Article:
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11.7: Plagiarism

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    As we have discussed in previous lessons, it is critical for you to give appropriate credit through footnotes or source attribution for ideas and information that you use in your writing. Further, the issue of plagiarism is very serious. It is crucial, then, that you learn the proper method for crediting the source of your information, no matter where it came from.


    brett jordan – Caught Stealing – CC BY 2.0

    Ignorance about what is and is not plagiarism is not a good excuse for committing plagiarism, nor is it likely to stand up as an excuse that others will believe. In cases where you are not sure if you’re drifting into the realm of plagiarizing material, you are much better off citing the information and providing quotation marks when appropriate rather than making it seem as if you are representing another’s work as your own.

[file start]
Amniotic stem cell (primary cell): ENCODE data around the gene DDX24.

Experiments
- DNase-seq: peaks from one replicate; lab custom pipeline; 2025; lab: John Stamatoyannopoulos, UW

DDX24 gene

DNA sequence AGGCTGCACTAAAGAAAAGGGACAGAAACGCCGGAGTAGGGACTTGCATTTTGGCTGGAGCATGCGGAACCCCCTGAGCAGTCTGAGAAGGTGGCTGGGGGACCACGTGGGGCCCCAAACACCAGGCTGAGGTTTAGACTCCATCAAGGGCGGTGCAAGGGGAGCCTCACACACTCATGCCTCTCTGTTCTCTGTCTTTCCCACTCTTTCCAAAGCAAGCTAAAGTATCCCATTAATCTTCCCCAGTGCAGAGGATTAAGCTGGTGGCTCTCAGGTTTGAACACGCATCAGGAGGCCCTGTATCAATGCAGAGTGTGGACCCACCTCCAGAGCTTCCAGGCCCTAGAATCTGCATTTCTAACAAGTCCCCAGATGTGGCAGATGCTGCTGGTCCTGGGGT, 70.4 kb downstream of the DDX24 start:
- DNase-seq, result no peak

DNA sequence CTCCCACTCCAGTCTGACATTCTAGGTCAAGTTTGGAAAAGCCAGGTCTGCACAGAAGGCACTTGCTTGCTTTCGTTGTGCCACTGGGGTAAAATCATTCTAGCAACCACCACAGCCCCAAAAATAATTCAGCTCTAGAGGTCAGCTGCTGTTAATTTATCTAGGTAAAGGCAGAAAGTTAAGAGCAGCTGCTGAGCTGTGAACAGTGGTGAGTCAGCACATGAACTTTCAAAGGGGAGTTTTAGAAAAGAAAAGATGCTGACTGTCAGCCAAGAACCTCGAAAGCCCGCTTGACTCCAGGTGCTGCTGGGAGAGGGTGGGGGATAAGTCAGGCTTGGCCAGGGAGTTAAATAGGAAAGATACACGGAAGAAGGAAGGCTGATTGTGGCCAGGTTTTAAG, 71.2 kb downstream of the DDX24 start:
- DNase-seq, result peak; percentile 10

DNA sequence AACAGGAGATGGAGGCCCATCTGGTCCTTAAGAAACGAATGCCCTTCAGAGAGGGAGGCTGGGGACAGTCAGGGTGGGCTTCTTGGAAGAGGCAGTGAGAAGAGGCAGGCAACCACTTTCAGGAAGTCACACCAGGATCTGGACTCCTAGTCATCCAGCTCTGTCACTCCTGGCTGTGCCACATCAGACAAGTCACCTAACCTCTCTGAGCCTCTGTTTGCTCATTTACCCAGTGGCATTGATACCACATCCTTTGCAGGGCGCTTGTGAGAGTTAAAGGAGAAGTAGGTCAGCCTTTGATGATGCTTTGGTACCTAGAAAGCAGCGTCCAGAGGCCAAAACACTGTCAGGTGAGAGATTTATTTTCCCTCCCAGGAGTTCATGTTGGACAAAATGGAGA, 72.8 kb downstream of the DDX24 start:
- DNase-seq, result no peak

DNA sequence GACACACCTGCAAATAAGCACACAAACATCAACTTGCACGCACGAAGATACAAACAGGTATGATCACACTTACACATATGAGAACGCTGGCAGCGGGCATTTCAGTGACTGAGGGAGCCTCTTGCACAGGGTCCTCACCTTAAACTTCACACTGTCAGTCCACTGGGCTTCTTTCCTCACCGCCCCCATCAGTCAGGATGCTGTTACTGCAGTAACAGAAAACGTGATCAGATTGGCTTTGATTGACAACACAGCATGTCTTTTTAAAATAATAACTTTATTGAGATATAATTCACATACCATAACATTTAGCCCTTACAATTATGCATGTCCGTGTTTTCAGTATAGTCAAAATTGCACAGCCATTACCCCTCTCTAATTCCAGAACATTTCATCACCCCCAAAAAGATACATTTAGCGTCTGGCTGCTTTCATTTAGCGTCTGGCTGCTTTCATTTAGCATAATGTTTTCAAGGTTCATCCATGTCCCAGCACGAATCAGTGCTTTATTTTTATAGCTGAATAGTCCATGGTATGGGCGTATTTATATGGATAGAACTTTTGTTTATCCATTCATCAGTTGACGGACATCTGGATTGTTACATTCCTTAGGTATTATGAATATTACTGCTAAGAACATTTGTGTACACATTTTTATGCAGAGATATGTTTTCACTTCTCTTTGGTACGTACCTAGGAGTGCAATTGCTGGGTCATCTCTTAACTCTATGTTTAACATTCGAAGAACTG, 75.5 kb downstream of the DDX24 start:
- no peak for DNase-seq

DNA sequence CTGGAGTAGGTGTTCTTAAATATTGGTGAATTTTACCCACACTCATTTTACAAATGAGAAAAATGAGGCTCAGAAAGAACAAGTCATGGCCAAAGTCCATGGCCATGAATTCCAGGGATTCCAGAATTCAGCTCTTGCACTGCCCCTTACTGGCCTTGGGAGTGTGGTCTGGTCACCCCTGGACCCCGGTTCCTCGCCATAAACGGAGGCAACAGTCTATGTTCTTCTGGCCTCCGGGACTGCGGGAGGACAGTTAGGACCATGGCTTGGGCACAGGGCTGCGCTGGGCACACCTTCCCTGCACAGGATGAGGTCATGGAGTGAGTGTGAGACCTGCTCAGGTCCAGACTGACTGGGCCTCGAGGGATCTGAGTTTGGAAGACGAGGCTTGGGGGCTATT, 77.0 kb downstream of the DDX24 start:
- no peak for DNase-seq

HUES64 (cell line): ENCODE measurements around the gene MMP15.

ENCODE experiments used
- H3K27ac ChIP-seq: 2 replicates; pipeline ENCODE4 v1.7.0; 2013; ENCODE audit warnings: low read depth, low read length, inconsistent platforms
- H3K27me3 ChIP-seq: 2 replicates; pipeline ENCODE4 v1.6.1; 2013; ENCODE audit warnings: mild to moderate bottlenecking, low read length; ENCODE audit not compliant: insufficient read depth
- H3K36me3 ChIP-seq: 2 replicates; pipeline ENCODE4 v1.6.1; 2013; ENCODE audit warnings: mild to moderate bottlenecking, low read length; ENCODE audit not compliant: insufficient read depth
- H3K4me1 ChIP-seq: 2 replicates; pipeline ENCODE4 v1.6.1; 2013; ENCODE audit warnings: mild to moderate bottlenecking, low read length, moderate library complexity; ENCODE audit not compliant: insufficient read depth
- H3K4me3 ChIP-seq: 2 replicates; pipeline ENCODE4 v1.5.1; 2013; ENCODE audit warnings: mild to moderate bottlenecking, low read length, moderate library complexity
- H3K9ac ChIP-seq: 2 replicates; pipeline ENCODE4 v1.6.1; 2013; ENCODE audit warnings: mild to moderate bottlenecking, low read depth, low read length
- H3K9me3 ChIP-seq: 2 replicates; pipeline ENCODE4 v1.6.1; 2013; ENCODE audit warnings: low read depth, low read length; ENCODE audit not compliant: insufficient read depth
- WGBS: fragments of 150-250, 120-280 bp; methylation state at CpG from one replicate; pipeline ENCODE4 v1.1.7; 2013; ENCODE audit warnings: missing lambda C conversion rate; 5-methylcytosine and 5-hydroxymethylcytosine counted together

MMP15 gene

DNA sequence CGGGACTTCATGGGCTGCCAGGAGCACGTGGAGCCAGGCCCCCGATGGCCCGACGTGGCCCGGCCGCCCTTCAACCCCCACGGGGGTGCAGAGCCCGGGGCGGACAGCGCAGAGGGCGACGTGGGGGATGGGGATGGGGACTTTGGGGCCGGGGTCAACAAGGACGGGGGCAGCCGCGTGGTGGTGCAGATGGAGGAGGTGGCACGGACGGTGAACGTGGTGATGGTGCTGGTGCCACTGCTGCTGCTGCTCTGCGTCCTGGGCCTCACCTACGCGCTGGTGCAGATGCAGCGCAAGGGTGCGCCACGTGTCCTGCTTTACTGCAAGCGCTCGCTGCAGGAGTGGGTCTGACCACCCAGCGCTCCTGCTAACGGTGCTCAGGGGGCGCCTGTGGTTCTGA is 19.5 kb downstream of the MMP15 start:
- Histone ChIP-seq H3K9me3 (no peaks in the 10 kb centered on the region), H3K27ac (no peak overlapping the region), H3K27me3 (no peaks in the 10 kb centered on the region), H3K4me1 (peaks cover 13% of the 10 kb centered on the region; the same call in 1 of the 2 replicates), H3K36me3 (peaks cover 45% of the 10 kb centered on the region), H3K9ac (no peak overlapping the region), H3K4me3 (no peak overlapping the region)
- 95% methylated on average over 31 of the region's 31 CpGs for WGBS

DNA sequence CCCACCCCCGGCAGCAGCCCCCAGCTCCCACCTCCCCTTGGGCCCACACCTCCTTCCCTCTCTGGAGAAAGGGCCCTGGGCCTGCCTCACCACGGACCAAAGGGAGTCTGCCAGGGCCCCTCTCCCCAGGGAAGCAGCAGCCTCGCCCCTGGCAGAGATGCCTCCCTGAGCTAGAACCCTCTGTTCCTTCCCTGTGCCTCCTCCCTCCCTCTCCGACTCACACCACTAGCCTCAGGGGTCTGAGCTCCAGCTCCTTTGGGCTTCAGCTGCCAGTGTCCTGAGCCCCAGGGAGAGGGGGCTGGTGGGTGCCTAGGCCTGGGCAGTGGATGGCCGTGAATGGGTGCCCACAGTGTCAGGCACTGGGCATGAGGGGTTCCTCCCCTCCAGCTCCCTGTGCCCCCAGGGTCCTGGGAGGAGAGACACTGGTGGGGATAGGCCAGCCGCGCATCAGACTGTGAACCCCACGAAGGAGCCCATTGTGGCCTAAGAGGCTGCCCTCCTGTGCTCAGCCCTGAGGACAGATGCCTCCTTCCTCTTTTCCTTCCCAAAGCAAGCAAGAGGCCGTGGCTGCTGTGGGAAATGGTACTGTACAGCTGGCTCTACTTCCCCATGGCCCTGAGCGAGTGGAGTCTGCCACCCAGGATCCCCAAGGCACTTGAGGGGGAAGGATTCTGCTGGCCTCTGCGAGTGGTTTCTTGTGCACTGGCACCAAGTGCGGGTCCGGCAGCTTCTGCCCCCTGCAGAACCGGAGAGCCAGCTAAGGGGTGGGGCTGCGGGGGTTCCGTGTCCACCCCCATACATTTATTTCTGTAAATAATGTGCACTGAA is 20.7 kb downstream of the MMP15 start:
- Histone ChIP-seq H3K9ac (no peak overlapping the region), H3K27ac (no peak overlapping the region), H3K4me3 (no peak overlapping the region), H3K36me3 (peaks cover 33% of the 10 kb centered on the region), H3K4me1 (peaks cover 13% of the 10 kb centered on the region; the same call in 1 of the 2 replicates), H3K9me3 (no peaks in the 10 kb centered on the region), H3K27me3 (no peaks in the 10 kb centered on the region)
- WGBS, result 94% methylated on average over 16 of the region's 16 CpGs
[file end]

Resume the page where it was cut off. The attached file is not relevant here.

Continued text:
The synthesis step provides you with the last chance to identify missing information, catch errors, and make final decisions about the shape of the message. Along with the message analysis step that starts the information strategy process, the synthesis step is the most difficult task you face in your message process.

    11.7: Plagiarism is shared under a CC BY-NC-SA license and was authored, remixed, and/or curated by LibreTexts.

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